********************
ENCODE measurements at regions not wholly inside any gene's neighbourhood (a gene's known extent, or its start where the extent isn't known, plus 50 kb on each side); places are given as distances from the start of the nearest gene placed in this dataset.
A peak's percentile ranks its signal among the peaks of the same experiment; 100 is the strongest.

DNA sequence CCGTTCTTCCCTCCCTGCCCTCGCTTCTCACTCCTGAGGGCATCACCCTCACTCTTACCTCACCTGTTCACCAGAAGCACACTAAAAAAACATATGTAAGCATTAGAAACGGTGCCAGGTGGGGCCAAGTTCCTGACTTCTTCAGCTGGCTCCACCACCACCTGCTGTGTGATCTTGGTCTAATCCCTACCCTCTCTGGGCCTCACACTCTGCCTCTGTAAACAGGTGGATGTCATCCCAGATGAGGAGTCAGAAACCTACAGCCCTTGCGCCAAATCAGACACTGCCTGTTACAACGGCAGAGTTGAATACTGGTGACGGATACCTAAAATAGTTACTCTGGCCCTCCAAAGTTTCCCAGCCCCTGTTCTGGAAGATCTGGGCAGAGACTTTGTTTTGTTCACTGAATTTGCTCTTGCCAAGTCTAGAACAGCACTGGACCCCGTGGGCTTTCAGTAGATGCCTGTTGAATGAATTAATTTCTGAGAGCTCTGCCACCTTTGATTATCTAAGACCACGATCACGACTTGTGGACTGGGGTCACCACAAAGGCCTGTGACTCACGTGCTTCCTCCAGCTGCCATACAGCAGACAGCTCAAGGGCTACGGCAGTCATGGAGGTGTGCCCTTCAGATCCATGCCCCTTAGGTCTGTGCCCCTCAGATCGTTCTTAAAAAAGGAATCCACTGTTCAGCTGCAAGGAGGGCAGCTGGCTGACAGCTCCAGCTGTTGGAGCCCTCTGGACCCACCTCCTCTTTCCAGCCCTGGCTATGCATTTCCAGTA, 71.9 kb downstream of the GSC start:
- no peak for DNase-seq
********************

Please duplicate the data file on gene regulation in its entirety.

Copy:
ENCODE measurements at regions not wholly inside any gene's neighbourhood (a gene's known extent, or its start where the extent isn't known, plus 50 kb on each side); places are given as distances from the start of the nearest gene placed in this dataset.
A peak's percentile ranks its signal among the peaks of the same experiment; 100 is the strongest.

DNA sequence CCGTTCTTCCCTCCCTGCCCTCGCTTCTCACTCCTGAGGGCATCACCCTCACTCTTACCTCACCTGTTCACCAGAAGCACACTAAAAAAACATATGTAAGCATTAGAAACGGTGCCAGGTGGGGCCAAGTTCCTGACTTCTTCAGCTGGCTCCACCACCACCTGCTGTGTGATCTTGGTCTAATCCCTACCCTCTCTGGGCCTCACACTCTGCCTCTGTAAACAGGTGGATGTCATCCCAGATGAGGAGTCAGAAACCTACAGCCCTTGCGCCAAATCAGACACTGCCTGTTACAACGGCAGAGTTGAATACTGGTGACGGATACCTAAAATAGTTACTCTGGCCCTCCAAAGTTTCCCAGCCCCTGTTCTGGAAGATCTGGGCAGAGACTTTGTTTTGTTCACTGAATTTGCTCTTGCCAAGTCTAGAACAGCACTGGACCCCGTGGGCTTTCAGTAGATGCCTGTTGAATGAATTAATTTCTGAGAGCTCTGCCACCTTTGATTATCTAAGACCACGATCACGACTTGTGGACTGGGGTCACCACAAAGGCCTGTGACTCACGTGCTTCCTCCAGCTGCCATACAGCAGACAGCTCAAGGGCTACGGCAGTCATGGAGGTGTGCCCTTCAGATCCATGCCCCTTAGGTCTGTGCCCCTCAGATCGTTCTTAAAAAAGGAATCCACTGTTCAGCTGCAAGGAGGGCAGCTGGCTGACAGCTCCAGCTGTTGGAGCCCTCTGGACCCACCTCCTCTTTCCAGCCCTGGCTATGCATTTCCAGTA, 71.9 kb downstream of the GSC start:
- no peak for DNase-seq